I’m too young to remember silent movies. (Hey, who sniggered?)
Well, I’ve seen them on TV and so on, of course. But they’re not the films I went to see as a kid. Unlike Mr Fiction Ed. He’s just a few years older but Saturday mornings at the cinema were a staple of his childhood. We think the difference between us captures that moment when TV came into people’s homes.
Anyway, when I saw an ad for Silent Movie Night at the Caird Hall, our traditional concert hall in Dundee town centre, I was intrigued. Buster Keaton and Laurel & Hardy. Fab. But the big attraction was the Caird Hall organ. A magnificent many-piped affair, it would be played in accompaniment. Not only that, but by Richard Hills, an acclaimed virtuoso of the cinema organ.
Two Tickets, Please
I snapped up two tickets, and along we went.
The supporting feature was Big Business with Laurel & Hardy selling Christmas trees. What a laugh! We all giggled and chortled and gasped along with the action, and the music was perfect, fun and ridiculous.
We had a nice interval to queue for ice cream, and then it was the main feature, Buster Keaton in Steamboat Bill Jr.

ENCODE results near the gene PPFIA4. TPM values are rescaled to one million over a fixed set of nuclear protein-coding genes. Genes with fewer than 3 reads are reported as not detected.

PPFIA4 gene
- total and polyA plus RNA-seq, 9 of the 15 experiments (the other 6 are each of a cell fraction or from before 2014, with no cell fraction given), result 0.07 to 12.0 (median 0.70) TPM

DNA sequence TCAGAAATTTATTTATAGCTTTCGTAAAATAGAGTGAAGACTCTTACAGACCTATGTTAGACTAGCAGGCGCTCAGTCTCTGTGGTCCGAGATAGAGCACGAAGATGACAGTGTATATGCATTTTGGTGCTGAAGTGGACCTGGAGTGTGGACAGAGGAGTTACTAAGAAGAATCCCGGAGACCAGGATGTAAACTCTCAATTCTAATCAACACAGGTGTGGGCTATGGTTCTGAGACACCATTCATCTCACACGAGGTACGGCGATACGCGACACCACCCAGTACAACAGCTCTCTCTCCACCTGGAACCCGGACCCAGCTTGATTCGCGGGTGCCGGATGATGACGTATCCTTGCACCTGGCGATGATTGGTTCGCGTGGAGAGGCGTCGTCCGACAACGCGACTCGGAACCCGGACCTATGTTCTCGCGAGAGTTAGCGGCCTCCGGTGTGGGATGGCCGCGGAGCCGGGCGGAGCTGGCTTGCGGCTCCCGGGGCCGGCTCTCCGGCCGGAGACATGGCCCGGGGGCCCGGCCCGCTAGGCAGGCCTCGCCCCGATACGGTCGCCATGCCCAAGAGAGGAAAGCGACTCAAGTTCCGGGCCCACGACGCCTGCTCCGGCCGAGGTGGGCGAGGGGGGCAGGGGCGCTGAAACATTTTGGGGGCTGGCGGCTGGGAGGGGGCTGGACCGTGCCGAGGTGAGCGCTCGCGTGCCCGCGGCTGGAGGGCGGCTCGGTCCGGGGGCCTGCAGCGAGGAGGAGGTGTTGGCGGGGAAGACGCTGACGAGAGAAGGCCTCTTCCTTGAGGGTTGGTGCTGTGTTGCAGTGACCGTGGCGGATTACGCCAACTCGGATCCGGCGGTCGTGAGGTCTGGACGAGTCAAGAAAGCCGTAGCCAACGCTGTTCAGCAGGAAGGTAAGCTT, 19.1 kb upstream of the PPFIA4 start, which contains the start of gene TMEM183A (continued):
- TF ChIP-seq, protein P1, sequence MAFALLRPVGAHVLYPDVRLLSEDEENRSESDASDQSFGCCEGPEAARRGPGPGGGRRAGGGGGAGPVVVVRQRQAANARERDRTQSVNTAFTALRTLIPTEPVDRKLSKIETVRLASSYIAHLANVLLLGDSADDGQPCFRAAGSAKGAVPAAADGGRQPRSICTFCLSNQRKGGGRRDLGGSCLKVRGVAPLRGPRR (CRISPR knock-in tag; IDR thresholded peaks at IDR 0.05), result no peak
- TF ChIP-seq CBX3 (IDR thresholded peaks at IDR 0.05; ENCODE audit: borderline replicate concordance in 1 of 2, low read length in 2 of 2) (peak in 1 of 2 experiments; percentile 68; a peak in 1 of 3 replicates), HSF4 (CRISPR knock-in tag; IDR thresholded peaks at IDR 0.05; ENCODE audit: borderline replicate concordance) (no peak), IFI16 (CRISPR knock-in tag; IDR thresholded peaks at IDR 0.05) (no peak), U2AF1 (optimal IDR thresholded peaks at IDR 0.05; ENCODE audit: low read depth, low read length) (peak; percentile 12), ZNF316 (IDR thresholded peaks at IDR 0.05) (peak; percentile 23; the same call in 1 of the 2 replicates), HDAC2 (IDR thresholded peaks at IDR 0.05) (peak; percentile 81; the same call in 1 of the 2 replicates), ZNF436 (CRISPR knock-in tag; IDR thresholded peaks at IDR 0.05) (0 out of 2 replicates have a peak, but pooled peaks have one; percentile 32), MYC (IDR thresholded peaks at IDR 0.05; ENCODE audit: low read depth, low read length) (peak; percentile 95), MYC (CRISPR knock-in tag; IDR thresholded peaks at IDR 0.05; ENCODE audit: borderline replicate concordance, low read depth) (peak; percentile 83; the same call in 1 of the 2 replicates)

Again the musical accompaniment was perfect, creative and suiting every passing mood.
However, what struck me most amidst Keaton’s brilliance, was the story itself.
Keaton plays Bill Jr, prissy college boy son of a riverboat captain dad who’s plainly disappointed in him. Bill Jr, though, overcomes all sorts of challenges to prove his worth and save the day. Sound familiar?
Along the way, Bill Jr falls in love with Kitty, daughter of rival riverboat owner. So of course their love is forbidden. Again Bill Jr saves the day – and Kitty’s father’s life. So, as the credits roll it’s happy ever after for them. Again – sound familiar?
This film dates from 1928. Never seen it before. Yet I knew the story because both classic story themes are still in use today. I think there’s a nice moral there.